Formosa Oolong – A Taste of Taiwan

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On a blustery Thursday night, it was great to return home after work to find my latest order of teas had arrived!

I decided to use Adagio Teas again as I had done for the majority of teas in my previous posts. They offer a wide range at a good price, and most importantly, a good choice of tea samples so I can try a number of different teas without having to commit to big bags of the stuff lying around the house.

My order this time was for a selection of Taiwanese Oolongs and a little tin of Shizuoka Shincha from Adagio’s Masters collection (Review to follow, of course).  Surprisingly though, the package also included two extra teas! A complimentary packet of Earl Grey Moonlight and Jasmine Yin Hao, a Chinese, silver tip, green tea.  I don’t know if these bonus beauties were in there intentionally or not, but I’m going to pretend that Adagio must have been reading Tea and That and are big fans.  I mean, what other conclusion could be drawn, right?

So, oolong.  A tea that is completely new to me.  Judging by the blogs and Instagram accounts I have seen that are dedicated to this type of tea though, it is a much loved and extremely varied drink.  I decided that I needed to try it (it wouldn’t be a tea adventure with out new experiences now would it?) and seeing as Taiwanese oolongs had such a good reputation, it seemed like a great place to start!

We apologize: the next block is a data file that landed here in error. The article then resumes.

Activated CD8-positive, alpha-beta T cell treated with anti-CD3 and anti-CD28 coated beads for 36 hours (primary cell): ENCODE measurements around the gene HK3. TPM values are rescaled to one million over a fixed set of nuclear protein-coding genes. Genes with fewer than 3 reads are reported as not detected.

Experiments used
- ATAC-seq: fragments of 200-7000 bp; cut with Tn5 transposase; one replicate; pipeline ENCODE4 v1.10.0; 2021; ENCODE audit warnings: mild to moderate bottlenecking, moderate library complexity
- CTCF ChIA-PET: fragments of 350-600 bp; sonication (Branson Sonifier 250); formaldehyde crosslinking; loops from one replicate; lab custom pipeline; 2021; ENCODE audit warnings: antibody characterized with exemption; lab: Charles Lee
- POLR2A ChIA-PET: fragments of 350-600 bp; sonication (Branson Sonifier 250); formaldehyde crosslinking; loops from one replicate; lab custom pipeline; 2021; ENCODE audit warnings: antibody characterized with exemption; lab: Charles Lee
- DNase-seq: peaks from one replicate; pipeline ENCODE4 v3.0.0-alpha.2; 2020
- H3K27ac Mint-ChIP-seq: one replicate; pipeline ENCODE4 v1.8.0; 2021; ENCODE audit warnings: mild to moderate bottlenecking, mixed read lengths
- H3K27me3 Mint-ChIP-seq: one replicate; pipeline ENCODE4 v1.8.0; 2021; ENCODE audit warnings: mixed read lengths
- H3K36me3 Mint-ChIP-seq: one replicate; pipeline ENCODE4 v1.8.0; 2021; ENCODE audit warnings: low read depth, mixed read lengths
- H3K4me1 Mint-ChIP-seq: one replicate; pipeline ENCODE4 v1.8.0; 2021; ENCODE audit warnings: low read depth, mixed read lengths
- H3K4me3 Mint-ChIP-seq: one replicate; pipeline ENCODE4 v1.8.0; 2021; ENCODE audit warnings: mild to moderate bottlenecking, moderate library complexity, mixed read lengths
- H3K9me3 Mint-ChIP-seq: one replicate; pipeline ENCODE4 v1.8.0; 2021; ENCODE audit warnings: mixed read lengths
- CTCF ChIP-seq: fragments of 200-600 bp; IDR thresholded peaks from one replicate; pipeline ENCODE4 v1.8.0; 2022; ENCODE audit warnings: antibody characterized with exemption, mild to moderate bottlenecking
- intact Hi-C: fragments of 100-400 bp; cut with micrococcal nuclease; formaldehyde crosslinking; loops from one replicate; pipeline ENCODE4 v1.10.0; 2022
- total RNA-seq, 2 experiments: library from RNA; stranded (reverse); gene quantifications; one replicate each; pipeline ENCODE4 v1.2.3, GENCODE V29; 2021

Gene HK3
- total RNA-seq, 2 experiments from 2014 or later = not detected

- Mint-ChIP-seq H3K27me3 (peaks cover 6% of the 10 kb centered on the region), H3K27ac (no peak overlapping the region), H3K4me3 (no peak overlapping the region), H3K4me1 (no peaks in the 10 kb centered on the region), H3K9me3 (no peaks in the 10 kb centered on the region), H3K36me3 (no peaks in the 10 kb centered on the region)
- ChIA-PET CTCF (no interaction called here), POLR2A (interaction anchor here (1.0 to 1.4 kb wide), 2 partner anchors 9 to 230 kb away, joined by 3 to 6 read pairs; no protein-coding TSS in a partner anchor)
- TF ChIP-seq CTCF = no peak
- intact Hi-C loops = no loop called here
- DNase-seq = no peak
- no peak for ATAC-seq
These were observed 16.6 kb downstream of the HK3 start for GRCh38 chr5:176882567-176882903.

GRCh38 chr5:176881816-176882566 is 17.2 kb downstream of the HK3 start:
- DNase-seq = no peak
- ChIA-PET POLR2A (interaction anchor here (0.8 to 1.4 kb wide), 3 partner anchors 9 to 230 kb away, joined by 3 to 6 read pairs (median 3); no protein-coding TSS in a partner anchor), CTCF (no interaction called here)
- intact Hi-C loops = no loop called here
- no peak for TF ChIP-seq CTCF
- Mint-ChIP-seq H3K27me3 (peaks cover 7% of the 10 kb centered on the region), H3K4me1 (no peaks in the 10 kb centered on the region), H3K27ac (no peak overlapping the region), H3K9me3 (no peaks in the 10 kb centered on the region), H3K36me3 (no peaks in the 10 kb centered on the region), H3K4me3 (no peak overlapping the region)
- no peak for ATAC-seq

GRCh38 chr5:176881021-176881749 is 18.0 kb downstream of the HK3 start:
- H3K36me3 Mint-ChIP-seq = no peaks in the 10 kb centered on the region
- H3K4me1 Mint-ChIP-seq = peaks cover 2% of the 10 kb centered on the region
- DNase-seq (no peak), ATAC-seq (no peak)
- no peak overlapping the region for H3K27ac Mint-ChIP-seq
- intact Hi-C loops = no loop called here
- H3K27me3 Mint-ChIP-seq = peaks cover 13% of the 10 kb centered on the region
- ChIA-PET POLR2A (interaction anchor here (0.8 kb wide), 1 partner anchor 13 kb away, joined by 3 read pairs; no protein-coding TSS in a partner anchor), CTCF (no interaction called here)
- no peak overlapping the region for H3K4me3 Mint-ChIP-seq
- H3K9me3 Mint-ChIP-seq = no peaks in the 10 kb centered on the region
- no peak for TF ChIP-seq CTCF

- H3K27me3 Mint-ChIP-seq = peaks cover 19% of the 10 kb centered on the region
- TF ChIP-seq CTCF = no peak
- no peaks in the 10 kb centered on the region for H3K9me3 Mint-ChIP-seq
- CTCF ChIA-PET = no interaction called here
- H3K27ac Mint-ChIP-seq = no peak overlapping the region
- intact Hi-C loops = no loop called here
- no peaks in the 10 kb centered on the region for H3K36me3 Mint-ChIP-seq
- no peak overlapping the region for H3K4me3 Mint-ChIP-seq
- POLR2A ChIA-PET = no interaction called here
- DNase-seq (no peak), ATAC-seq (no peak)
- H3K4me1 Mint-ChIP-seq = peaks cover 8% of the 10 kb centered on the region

I decided to start with a tea named Formosa Oolong.  Formosa was the name given to Taiwan by Portuguese explorers which translates to ‘beautiful’.  The teas that are produced in the country still keep the name and, although you should never judge a book by its cover, it was hard not to feel a little bit of excitement about the impending brew.

Oolong tea can vary greatly in taste and colour, and according to my research, this is due to a number of differences during the withering, bruising and fixation stages of production.  It all sounds very technical and slightly painful doesn’t it?  Anyway it’s these incredibly complex processes that help to shape the flavour of the teas that so many people adore.  So let’s get tasting shall we?

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I’m always one to follow orders and Adagio had informed me to steep this particular oolong for three to five minutes, so naturally I went for four.  Despite the darkness of this particular tea, I had read that oolong is usually served without milk.  I went against my stereotypical British predisposition and refrained from adding any.

What followed was a highly enjoyable tea tasting.  The tea was quite dark and therefore was quite astringent, but it was much lighter in taste than any black tea I had experienced.  It possessed a lingering taste which I found quite hard to pin down but to my unskilled palate it was dark but fruity, almost smoky flavour that came through.  I could quite easily be confusing the smokiness and astringency a little but hey, I’m still learning!  It was a complex taste that intrigued me and made me want to keep drinking all the way to the end of the cup.